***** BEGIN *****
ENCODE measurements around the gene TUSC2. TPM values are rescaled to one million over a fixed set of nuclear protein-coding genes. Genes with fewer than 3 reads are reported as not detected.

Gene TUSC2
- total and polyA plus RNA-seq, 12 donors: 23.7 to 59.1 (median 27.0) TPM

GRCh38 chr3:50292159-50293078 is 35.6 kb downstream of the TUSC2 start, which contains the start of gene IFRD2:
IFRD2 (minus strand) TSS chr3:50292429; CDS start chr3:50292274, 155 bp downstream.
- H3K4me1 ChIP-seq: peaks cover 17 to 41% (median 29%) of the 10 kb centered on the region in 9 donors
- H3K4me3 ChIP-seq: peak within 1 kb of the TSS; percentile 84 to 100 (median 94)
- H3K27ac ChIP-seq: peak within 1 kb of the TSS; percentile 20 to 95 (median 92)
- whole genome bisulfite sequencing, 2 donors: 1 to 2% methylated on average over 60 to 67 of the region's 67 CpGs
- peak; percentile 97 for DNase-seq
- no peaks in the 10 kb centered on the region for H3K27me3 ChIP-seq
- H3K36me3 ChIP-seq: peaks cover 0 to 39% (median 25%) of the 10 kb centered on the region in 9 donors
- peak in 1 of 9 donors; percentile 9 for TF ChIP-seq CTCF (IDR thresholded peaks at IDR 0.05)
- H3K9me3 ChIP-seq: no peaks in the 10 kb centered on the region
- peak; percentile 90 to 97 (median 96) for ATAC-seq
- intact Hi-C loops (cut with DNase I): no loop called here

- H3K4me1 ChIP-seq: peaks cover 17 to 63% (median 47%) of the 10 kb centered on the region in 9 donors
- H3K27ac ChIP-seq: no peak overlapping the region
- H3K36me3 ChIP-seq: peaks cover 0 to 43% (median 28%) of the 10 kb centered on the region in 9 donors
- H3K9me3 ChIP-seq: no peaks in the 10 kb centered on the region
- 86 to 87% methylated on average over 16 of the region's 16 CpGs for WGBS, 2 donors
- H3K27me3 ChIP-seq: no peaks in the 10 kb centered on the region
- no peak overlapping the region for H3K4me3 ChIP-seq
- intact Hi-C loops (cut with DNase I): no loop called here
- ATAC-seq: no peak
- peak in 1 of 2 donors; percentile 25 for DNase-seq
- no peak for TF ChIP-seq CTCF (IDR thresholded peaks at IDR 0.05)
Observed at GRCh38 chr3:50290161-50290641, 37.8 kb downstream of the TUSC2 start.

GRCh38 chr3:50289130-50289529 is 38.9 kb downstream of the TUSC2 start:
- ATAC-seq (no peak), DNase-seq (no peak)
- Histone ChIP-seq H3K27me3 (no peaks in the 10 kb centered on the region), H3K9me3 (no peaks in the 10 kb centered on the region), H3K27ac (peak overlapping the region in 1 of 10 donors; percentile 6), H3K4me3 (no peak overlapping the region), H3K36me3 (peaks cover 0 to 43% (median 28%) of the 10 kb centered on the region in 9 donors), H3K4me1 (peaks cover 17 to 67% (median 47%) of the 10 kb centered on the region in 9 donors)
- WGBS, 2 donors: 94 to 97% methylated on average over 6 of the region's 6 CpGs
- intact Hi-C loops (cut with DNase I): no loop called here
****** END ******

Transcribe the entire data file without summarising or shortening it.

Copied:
ENCODE measurements around the gene TUSC2. TPM values are rescaled to one million over a fixed set of nuclear protein-coding genes. Genes with fewer than 3 reads are reported as not detected.

Gene TUSC2
- total and polyA plus RNA-seq, 12 donors: 23.7 to 59.1 (median 27.0) TPM

GRCh38 chr3:50292159-50293078 is 35.6 kb downstream of the TUSC2 start, which contains the start of gene IFRD2:
IFRD2 (minus strand) TSS chr3:50292429; CDS start chr3:50292274, 155 bp downstream.
- H3K4me1 ChIP-seq: peaks cover 17 to 41% (median 29%) of the 10 kb centered on the region in 9 donors
- H3K4me3 ChIP-seq: peak within 1 kb of the TSS; percentile 84 to 100 (median 94)
- H3K27ac ChIP-seq: peak within 1 kb of the TSS; percentile 20 to 95 (median 92)
- whole genome bisulfite sequencing, 2 donors: 1 to 2% methylated on average over 60 to 67 of the region's 67 CpGs
- peak; percentile 97 for DNase-seq
- no peaks in the 10 kb centered on the region for H3K27me3 ChIP-seq
- H3K36me3 ChIP-seq: peaks cover 0 to 39% (median 25%) of the 10 kb centered on the region in 9 donors
- peak in 1 of 9 donors; percentile 9 for TF ChIP-seq CTCF (IDR thresholded peaks at IDR 0.05)
- H3K9me3 ChIP-seq: no peaks in the 10 kb centered on the region
- peak; percentile 90 to 97 (median 96) for ATAC-seq
- intact Hi-C loops (cut with DNase I): no loop called here

- H3K4me1 ChIP-seq: peaks cover 17 to 63% (median 47%) of the 10 kb centered on the region in 9 donors
- H3K27ac ChIP-seq: no peak overlapping the region
- H3K36me3 ChIP-seq: peaks cover 0 to 43% (median 28%) of the 10 kb centered on the region in 9 donors
- H3K9me3 ChIP-seq: no peaks in the 10 kb centered on the region
- 86 to 87% methylated on average over 16 of the region's 16 CpGs for WGBS, 2 donors
- H3K27me3 ChIP-seq: no peaks in the 10 kb centered on the region
- no peak overlapping the region for H3K4me3 ChIP-seq
- intact Hi-C loops (cut with DNase I): no loop called here
- ATAC-seq: no peak
- peak in 1 of 2 donors; percentile 25 for DNase-seq
- no peak for TF ChIP-seq CTCF (IDR thresholded peaks at IDR 0.05)
Observed at GRCh38 chr3:50290161-50290641, 37.8 kb downstream of the TUSC2 start.

GRCh38 chr3:50289130-50289529 is 38.9 kb downstream of the TUSC2 start:
- ATAC-seq (no peak), DNase-seq (no peak)
- Histone ChIP-seq H3K27me3 (no peaks in the 10 kb centered on the region), H3K9me3 (no peaks in the 10 kb centered on the region), H3K27ac (peak overlapping the region in 1 of 10 donors; percentile 6), H3K4me3 (no peak overlapping the region), H3K36me3 (peaks cover 0 to 43% (median 28%) of the 10 kb centered on the region in 9 donors), H3K4me1 (peaks cover 17 to 67% (median 47%) of the 10 kb centered on the region in 9 donors)
- WGBS, 2 donors: 94 to 97% methylated on average over 6 of the region's 6 CpGs
- intact Hi-C loops (cut with DNase I): no loop called here